User Accounts and Fast User Switching
. In Windows XP, new client services not only blend the ease of use of familiar Windows 9X profiles with the robustness of Windows NT (and Windows 2000) user management, but significantly improve on the combination. While the majority of these advancements will be appreciated most by home users, enterprise customers that share assets-for instance, with shift workers and telecommuters or with users who access e-mail from multiple machines while roaming-will also see improvements.
Many computers are shared between multiple users, particularly in the home environment where studies have shown that 80% of computers are used routinely by multiple people. In previous versions of Windows NT, user account management-which could be strictly enforced across the enterprise by administrators-was a somewhat tricky process that was beyond the abilities of most non-computing professionals. Simple-to-use Windows 9X profiles, however, were not enabled by default and were largely ignored: The cost of actually using the profiles, which required that users log off before allowing other users to access the system, meant that the vast majority of machines made do with a single shared profile, with all of the corresponding security, configuration, and data-loss risks.
In Windows XP, user profiles are always enabled and even non-enterprise users are encouraged to create accounts during the Setup process. These accounts are based on Windows NT profiles and allow Windows XP to provide strong isolation and protection of users’ data and settings. If multiple user accounts are configured on a machine, then users are presented with a Welcome screen that appears featuring separate-and customizable-graphics for each user. Users of Windows XP machines that are members of an NT-style domain do not see this screen, since presenting a list of machine users could be considered a security violation. A new control panel applet replaces the familiar Windows NT User Manager and Windows 2000 Computers and Users snap-in, providing a simple interface that allows almost anyone to set up a new user and give them appropriate rights and privileges.
Fast User Switching
Windows XP introduces fast user switching. Undoubtedly, fast user switching is the single most important feature that makes sharing Windows-based computers workable. Using fast user switching, it is not necessary for a user to log off the computer before allowing a second user to access their own account. Instead, the first user’s account is “disconnected,” which leaves all the programs running; the second user can then log on, and then the users can switch quickly between logged-on accounts. Many accounts can be open simultaneously on one computer, though only one account at a time will be able to interact with the keyboard, screen, and input devices.
In the home environment, for instance, fast user switching allows a parent working on a personal finance program to yield the computer to a child to work on homework by browsing the Internet, without requiring the parent to shut down and restart the finance program and without exposing the child to the parent’s financial information. In the business environment, fast user switching can allow multiple users in a common environment, such as a research lab, to share a single machine.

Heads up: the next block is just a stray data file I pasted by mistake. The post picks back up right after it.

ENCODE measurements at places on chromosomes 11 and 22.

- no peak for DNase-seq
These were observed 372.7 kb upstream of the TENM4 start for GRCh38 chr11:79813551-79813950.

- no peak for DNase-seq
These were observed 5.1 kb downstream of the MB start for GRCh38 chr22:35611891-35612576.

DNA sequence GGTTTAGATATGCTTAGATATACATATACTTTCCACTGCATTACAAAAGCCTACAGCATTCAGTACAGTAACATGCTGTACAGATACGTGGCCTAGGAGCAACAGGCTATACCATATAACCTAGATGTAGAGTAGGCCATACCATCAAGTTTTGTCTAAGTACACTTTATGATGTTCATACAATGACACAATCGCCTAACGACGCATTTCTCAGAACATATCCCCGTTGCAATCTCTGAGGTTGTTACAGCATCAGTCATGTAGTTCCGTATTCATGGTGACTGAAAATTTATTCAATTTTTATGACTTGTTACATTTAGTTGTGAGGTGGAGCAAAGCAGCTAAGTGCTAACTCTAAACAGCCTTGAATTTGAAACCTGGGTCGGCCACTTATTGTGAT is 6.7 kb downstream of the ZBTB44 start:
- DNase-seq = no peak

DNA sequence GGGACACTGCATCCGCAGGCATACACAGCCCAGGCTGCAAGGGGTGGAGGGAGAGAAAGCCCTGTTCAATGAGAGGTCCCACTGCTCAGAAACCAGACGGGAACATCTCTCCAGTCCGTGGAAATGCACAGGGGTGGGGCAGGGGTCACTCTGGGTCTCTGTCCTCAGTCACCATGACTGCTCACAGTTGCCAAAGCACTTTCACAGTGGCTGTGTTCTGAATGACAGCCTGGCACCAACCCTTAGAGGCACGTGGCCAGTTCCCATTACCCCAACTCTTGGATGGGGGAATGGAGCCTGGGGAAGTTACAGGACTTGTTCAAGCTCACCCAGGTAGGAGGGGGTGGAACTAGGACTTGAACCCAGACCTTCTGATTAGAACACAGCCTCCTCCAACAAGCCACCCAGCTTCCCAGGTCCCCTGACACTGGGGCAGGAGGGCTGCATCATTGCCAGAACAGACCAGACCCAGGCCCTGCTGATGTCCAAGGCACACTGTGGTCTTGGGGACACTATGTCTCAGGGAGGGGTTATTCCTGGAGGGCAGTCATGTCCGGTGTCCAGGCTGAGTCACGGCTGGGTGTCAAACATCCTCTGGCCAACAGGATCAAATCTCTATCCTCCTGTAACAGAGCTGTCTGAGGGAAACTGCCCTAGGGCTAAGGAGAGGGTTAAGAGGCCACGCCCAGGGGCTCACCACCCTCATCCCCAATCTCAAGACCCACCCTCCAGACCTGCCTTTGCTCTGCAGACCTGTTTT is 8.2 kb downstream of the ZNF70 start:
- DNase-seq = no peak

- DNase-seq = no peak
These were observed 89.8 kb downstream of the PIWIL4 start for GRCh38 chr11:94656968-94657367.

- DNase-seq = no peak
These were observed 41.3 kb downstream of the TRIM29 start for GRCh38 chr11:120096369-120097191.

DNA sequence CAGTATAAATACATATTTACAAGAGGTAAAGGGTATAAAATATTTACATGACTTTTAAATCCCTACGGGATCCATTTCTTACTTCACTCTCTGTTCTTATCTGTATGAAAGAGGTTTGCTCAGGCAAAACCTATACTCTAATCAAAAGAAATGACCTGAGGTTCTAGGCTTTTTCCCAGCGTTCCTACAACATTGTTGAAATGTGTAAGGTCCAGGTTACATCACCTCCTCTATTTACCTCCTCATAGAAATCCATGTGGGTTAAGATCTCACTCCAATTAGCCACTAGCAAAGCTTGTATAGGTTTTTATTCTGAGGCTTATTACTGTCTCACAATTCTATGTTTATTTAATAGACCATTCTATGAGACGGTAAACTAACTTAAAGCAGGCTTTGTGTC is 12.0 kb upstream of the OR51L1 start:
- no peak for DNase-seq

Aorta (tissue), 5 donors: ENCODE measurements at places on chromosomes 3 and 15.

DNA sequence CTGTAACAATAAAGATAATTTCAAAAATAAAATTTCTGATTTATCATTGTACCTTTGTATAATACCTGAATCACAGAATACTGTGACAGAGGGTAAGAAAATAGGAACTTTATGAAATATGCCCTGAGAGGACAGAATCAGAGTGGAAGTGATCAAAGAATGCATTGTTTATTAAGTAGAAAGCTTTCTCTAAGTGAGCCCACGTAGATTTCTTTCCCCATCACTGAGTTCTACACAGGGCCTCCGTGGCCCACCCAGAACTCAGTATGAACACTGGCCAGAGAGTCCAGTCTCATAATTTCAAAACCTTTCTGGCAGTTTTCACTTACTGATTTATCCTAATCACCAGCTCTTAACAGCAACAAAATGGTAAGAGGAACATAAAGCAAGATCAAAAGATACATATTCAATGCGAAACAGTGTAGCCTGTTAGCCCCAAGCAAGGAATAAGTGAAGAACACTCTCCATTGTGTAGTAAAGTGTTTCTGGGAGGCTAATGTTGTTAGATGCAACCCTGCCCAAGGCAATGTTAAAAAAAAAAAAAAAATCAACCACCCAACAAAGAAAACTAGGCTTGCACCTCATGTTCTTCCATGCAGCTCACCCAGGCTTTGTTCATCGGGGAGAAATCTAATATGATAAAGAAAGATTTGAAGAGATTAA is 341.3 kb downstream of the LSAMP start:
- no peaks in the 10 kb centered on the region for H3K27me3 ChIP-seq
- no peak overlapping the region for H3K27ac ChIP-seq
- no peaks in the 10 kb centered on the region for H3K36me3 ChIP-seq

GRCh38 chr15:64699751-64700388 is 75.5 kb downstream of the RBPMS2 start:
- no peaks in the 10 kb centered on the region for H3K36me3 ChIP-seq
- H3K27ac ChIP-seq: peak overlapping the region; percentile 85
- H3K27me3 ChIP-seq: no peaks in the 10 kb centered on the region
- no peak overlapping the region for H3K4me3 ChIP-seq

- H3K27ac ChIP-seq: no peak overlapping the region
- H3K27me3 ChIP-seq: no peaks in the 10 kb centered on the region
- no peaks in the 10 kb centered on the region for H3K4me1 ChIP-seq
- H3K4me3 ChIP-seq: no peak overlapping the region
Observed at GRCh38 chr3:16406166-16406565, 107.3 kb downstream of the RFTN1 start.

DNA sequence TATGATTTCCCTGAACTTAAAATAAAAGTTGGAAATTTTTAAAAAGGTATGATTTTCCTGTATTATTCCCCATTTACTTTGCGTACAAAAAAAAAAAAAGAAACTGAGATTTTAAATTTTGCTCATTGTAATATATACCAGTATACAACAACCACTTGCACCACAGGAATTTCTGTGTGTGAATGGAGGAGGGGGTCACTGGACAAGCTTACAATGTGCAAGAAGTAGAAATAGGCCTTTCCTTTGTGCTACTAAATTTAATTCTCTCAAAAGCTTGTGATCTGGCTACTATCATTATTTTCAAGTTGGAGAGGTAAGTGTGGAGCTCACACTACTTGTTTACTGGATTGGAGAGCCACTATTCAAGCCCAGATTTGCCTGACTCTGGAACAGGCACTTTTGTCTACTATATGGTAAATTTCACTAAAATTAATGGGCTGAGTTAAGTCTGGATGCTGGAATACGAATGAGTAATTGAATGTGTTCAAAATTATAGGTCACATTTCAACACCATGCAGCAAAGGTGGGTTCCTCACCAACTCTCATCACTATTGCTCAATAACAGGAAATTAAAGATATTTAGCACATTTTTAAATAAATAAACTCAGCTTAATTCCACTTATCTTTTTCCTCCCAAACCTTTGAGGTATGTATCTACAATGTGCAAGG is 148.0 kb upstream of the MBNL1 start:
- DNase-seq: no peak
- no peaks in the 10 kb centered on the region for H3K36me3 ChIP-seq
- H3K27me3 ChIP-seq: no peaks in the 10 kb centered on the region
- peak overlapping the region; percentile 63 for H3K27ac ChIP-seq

Fast user switching is just one of two mechanisms that allow multiple users to work with a single system. Remote desktop, another built-in Windows XP feature, allows users to interact with machines remotely across a network and to access data and applications on those remote machines. While fast user switching is aimed principally at the home market, remote desktop enables business users to access their corporate desktops from remote computers-and vice versa, enabling them to operate home machines while at work.
Both fast user switching and remote desktop use Windows XP’s updated terminal services technology. Improvements have been made to both the server and client components of terminal services. Windows XP now features support for both local and remote sound, 24-bit video, performance optimizations, and the mapping of the local drives and printers.
Fortunately, most applications don’t have to be rewritten to work with terminal services and, thus, fast user switching and remote desktop. Rather, they need to respect basic user settings management guidelines. These guidelines are not new: Most are covered in the Windows 2000 Certified for Windows Application Specification, which has been available on Microsoft’s Web site for some time. The Data and Settings Management section of this specification includes several topics that are particularly important when supporting multiple users on a single machine:
· Default to the My Documents folder for storage of user-created data;
· Classify and store application data correctly;
· Degrade gracefully on “Access denied” messages. r> Mostly, this means isolating data and settings for each user. And an important step in this direction is to ensure that you are using the HKEY_CURRENT_USER registry key rather than HKEY_LOCAL_MACHINE for storing settings in the system registry. You should also be careful to install programs correctly and to classify and store data correctly. You can use the ShGetFolderPath API to obtain the path of a specific named folder-such as “My Documents” or even “Program Files”-as well as the appropriate directories for storing Roaming, Non-Roaming, and Shared application data. The following are some general guidelines for locating data:
· ProfilesusernameApplication Dataappname
- Roaming, auto-created user files (e-mail DB, custom dictionaries